Calls PCNR article totally fabricated
By Michael Turton
On July 22, the Putnam County News and Recorder (PCNR) published a story asserting that Cold Spring Mayor Dave Merandy and Deputy Mayor Marie Early were conspiring to fire Building Inspector Bill Bujarski and to remove Trustee Michael Bowman from the Village Board. The article came after confidential correspondence from Village Attorney John Furst to village trustees was leaked to the PCNR. The leaked memo summarized Furst’s comments on a number of legal issues that he had discussed with Merandy and Early soon after he had been appointed as legal counsel.
Contacted by The Paper, Merandy described the PCNR article as “laughable — and totally fabricated … there was no truth to it.”
Merandy said the issues discussed in the meeting with Furst included a possible merging of the Cold Spring Building Department with the Town of Philipstown Building Department. Similar discussions were held during Ralph Falloon’s term as mayor but got nowhere.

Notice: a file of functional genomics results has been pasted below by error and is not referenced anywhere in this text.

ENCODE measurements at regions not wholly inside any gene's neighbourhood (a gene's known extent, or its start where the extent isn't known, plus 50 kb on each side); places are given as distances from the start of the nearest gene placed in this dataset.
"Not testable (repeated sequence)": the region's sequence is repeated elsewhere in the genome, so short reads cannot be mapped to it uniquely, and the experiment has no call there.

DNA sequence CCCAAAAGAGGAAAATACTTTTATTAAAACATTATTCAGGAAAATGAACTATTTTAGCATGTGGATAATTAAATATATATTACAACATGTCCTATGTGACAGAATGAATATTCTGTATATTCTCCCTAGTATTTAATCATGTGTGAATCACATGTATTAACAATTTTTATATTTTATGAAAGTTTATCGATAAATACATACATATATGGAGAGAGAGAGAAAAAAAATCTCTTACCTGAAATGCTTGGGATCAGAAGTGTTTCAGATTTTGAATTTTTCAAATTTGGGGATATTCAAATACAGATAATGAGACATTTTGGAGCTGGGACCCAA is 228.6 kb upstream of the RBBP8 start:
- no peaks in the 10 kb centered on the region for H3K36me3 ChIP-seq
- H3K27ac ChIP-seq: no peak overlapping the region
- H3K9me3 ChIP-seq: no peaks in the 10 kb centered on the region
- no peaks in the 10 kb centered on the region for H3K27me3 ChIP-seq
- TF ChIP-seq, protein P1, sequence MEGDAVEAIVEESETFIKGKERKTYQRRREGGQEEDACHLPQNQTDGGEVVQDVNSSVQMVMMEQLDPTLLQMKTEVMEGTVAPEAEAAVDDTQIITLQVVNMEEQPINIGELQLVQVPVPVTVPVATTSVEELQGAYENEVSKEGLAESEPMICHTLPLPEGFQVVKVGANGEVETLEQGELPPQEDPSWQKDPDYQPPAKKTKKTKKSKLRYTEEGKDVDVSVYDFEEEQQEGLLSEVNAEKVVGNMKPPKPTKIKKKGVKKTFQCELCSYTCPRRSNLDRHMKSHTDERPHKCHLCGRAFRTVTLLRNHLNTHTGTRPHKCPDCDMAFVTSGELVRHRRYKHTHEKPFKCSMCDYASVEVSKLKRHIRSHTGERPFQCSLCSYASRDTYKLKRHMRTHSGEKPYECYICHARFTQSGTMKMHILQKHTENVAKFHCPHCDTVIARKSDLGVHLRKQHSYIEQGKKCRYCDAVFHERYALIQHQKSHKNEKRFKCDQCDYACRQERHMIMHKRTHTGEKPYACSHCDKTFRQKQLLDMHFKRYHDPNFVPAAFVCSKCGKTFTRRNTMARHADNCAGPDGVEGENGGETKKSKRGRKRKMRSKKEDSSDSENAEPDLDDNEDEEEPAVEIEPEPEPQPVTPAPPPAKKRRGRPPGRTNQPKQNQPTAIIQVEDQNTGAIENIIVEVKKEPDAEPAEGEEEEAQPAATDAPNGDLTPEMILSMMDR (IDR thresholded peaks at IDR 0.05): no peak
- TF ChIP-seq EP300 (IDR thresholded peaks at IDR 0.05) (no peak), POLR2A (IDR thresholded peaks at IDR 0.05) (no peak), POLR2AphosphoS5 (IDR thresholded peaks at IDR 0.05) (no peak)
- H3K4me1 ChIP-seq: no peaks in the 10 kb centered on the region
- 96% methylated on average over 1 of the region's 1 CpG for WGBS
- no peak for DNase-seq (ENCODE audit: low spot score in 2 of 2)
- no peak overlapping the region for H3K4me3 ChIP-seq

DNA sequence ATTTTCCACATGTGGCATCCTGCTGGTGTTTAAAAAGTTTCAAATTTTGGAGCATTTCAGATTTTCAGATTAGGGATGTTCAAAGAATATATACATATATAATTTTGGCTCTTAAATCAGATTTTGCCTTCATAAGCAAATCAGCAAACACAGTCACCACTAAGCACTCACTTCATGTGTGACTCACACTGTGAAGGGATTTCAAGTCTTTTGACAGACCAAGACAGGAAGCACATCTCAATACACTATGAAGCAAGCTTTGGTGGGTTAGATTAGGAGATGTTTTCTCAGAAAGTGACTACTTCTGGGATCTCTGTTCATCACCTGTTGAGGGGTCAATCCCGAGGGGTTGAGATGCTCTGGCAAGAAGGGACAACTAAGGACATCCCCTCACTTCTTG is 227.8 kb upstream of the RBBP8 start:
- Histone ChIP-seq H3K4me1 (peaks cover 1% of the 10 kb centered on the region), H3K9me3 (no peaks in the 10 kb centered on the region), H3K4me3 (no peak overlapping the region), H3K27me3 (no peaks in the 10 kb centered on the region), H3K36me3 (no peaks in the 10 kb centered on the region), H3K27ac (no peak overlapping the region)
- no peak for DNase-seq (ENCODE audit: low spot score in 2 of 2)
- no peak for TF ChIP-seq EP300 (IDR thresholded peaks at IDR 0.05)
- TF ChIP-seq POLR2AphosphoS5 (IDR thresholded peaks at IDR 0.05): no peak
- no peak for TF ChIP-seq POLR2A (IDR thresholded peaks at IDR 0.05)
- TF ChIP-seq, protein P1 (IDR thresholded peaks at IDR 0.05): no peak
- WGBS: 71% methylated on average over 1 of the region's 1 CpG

The mayor said the conversation with Furst was about the implications of such a merger — not an attempt to fire Bujarski. He also said that Bowman’s residency was discussed, but not as part of an effort to remove him from office, rather to determine if the Village Board was at risk legally as a result of Bowman having moved from Cold Spring into Nelsonville earlier this year. Bowman moved in order to care for his mother, who was ill.
At the Tuesday (July 28) meeting of the Village Board, trustees met in executive session prior to the regular meeting. During the public comment period, Doug Cunningham, editor of the PCNR, asked how the executive session was justified. Merandy deferred to Furst, who very succinctly indicated that the board has the right to speak to its attorney in private when seeking legal advice. No indication was given as to the topics discussed.